Monday (Mar. 31) marked the final day to sign up for health insurance under the federal Affordable Care Act.
Many enrollment centers across Northwest Arkansas saw an increase in signees walking through their doors looking for help to enroll in health insurance before the 11 p.m. central time zone deadline.
"We have been packed since 8:30 a.m.," said Larry Fennell, an independent health agent in Arkansas. "I have people coming in at 7 p.m. tonight wanting to get enrolled."
Advocates of the health insurance overhaul have been pushing to get as many people as possible to sign up.
"They are going to have all of the preventative services," Fennell said. "They are not going to worry about, 'What if I fall off of a ladder?' They are going to have all essential benefits of the health act."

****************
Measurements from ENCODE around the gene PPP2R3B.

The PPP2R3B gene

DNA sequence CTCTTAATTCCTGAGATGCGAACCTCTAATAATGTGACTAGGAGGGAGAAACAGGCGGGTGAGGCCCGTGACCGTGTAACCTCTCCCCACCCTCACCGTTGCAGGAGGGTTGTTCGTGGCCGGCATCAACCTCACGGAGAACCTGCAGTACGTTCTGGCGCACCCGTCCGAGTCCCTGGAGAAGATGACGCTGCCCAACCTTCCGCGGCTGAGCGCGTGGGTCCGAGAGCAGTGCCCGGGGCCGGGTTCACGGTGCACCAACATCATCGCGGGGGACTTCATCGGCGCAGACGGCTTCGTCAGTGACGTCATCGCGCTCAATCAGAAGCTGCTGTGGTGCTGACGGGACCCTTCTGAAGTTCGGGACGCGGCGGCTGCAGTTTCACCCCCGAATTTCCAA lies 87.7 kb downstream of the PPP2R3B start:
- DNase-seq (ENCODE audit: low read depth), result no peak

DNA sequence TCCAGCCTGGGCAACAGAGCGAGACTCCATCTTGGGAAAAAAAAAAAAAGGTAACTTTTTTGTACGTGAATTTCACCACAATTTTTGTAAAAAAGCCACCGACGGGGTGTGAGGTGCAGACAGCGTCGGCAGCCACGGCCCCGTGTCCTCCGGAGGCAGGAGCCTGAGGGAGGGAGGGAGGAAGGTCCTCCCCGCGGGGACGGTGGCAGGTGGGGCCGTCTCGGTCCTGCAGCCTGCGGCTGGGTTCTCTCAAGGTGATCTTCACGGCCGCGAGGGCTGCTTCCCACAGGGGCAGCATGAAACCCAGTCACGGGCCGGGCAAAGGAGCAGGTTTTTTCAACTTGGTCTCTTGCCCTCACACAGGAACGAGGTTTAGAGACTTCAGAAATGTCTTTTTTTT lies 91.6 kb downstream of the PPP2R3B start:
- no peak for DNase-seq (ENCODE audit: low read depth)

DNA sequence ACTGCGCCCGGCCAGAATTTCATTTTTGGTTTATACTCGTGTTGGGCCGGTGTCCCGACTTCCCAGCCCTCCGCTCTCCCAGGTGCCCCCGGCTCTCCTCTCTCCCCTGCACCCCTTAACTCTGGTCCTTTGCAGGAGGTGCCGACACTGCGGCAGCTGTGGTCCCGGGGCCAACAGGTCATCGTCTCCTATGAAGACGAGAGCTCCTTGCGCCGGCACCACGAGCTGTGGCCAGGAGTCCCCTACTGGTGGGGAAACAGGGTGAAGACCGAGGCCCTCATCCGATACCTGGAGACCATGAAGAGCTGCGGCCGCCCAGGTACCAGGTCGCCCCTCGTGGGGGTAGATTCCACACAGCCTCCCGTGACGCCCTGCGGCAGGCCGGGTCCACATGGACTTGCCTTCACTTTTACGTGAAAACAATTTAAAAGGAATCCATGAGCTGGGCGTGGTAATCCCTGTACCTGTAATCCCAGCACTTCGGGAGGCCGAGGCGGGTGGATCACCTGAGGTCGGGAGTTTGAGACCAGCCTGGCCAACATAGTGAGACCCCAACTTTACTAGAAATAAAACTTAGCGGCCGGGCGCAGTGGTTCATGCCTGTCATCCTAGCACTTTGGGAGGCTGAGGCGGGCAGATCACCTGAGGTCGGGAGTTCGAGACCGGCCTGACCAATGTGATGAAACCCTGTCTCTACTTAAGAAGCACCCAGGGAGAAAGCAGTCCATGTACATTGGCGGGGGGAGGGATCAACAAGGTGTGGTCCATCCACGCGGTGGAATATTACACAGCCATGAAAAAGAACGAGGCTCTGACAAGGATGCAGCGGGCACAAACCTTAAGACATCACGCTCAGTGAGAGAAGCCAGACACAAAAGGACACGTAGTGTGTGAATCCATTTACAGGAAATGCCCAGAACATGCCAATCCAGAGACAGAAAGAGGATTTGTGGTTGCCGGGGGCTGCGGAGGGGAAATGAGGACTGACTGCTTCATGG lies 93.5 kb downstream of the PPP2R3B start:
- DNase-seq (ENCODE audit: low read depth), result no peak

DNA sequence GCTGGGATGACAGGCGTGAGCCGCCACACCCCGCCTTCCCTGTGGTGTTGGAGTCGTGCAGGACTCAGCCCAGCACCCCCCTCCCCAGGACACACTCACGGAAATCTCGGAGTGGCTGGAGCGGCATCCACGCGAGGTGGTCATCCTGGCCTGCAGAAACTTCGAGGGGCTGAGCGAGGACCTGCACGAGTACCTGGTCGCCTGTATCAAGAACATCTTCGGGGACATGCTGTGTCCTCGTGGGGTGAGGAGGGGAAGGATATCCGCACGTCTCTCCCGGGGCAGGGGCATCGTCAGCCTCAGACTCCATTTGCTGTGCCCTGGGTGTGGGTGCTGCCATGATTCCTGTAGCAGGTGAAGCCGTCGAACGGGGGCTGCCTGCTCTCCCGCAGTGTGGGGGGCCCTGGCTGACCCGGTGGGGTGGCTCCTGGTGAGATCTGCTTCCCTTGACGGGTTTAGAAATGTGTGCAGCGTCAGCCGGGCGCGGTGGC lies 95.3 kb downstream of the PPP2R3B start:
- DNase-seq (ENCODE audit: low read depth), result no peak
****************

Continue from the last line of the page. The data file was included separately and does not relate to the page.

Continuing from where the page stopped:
Not everyone has been excited about the new health care law and the enrollment deadline.
"A lot of people still are doubtful about what they may have to pay, and just trepidation in general of trying something new," said Tyler Clark, development manager at Community Clinic.
Officials have warned that if people do not get health insurance, they will be penalized.
"They will be assessed a penalty of $95 per person in their household, or 1 percent of their annual gross adjusted income," Clark said.
Some health agents have made it a priority to explain the options.
"Once they really understand what their premiums will be when they factor in their advanced premium tax credit and factor in their cost sharing subsidies, about 60 to 70 percent of the people are surprised that their premium is lower than they ever thought was possible," Fennell said.
The White House has given extra time for those who tried to enroll before Monday's deadline but did not finish the process due to website glitches or missing information. The government will accept paper applications until April 7.